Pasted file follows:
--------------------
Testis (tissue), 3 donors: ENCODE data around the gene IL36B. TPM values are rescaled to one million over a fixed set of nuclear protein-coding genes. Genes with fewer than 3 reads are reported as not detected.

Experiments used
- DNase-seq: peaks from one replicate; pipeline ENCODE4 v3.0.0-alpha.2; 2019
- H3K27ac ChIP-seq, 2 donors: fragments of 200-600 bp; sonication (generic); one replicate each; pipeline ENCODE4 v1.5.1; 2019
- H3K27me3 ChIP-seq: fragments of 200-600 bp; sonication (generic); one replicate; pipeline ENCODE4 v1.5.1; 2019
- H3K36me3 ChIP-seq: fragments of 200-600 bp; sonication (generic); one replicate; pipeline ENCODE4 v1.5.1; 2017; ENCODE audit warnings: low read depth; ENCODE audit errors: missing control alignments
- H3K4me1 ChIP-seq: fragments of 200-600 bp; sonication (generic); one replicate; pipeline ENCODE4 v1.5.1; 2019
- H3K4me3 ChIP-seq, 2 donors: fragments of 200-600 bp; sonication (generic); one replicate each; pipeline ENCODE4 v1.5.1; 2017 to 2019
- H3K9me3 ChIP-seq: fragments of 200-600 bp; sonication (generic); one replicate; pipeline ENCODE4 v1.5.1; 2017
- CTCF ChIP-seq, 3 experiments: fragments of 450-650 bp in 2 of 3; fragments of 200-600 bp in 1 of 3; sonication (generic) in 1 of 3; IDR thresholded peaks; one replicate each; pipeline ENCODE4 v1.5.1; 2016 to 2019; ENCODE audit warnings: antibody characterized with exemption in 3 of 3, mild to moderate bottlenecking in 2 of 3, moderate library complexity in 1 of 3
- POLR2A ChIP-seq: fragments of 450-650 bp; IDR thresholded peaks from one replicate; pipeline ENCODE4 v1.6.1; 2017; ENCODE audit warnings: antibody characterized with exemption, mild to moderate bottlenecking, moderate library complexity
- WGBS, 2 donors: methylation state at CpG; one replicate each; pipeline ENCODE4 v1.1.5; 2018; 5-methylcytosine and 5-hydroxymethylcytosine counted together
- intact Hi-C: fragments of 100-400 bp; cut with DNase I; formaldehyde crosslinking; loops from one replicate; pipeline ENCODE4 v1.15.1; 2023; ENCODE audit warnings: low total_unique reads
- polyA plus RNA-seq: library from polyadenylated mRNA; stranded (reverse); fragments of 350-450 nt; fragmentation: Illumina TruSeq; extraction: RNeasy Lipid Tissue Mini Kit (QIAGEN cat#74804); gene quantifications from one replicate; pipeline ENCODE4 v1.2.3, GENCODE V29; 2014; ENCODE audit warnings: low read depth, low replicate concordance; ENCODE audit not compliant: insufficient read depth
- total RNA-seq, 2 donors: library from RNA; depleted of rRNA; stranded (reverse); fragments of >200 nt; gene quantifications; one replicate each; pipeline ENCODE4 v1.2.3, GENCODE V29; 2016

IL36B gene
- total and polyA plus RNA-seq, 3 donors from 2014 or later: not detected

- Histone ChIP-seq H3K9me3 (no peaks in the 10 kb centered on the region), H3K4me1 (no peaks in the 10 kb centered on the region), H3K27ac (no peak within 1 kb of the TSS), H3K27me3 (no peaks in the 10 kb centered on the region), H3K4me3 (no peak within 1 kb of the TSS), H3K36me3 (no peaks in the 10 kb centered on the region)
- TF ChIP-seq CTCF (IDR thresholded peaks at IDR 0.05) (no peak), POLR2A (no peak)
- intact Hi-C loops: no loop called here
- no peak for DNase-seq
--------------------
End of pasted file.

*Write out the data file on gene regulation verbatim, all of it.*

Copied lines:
Testis (tissue), 3 donors: ENCODE data around the gene IL36B. TPM values are rescaled to one million over a fixed set of nuclear protein-coding genes. Genes with fewer than 3 reads are reported as not detected.

Experiments used
- DNase-seq: peaks from one replicate; pipeline ENCODE4 v3.0.0-alpha.2; 2019
- H3K27ac ChIP-seq, 2 donors: fragments of 200-600 bp; sonication (generic); one replicate each; pipeline ENCODE4 v1.5.1; 2019
- H3K27me3 ChIP-seq: fragments of 200-600 bp; sonication (generic); one replicate; pipeline ENCODE4 v1.5.1; 2019
- H3K36me3 ChIP-seq: fragments of 200-600 bp; sonication (generic); one replicate; pipeline ENCODE4 v1.5.1; 2017; ENCODE audit warnings: low read depth; ENCODE audit errors: missing control alignments
- H3K4me1 ChIP-seq: fragments of 200-600 bp; sonication (generic); one replicate; pipeline ENCODE4 v1.5.1; 2019
- H3K4me3 ChIP-seq, 2 donors: fragments of 200-600 bp; sonication (generic); one replicate each; pipeline ENCODE4 v1.5.1; 2017 to 2019
- H3K9me3 ChIP-seq: fragments of 200-600 bp; sonication (generic); one replicate; pipeline ENCODE4 v1.5.1; 2017
- CTCF ChIP-seq, 3 experiments: fragments of 450-650 bp in 2 of 3; fragments of 200-600 bp in 1 of 3; sonication (generic) in 1 of 3; IDR thresholded peaks; one replicate each; pipeline ENCODE4 v1.5.1; 2016 to 2019; ENCODE audit warnings: antibody characterized with exemption in 3 of 3, mild to moderate bottlenecking in 2 of 3, moderate library complexity in 1 of 3
- POLR2A ChIP-seq: fragments of 450-650 bp; IDR thresholded peaks from one replicate; pipeline ENCODE4 v1.6.1; 2017; ENCODE audit warnings: antibody characterized with exemption, mild to moderate bottlenecking, moderate library complexity
- WGBS, 2 donors: methylation state at CpG; one replicate each; pipeline ENCODE4 v1.1.5; 2018; 5-methylcytosine and 5-hydroxymethylcytosine counted together
- intact Hi-C: fragments of 100-400 bp; cut with DNase I; formaldehyde crosslinking; loops from one replicate; pipeline ENCODE4 v1.15.1; 2023; ENCODE audit warnings: low total_unique reads
- polyA plus RNA-seq: library from polyadenylated mRNA; stranded (reverse); fragments of 350-450 nt; fragmentation: Illumina TruSeq; extraction: RNeasy Lipid Tissue Mini Kit (QIAGEN cat#74804); gene quantifications from one replicate; pipeline ENCODE4 v1.2.3, GENCODE V29; 2014; ENCODE audit warnings: low read depth, low replicate concordance; ENCODE audit not compliant: insufficient read depth
- total RNA-seq, 2 donors: library from RNA; depleted of rRNA; stranded (reverse); fragments of >200 nt; gene quantifications; one replicate each; pipeline ENCODE4 v1.2.3, GENCODE V29; 2016

IL36B gene
- total and polyA plus RNA-seq, 3 donors from 2014 or later: not detected

- Histone ChIP-seq H3K9me3 (no peaks in the 10 kb centered on the region), H3K4me1 (no peaks in the 10 kb centered on the region), H3K27ac (no peak within 1 kb of the TSS), H3K27me3 (no peaks in the 10 kb centered on the region), H3K4me3 (no peak within 1 kb of the TSS), H3K36me3 (no peaks in the 10 kb centered on the region)
- TF ChIP-seq CTCF (IDR thresholded peaks at IDR 0.05) (no peak), POLR2A (no peak)
- intact Hi-C loops: no loop called here
- no peak for DNase-seq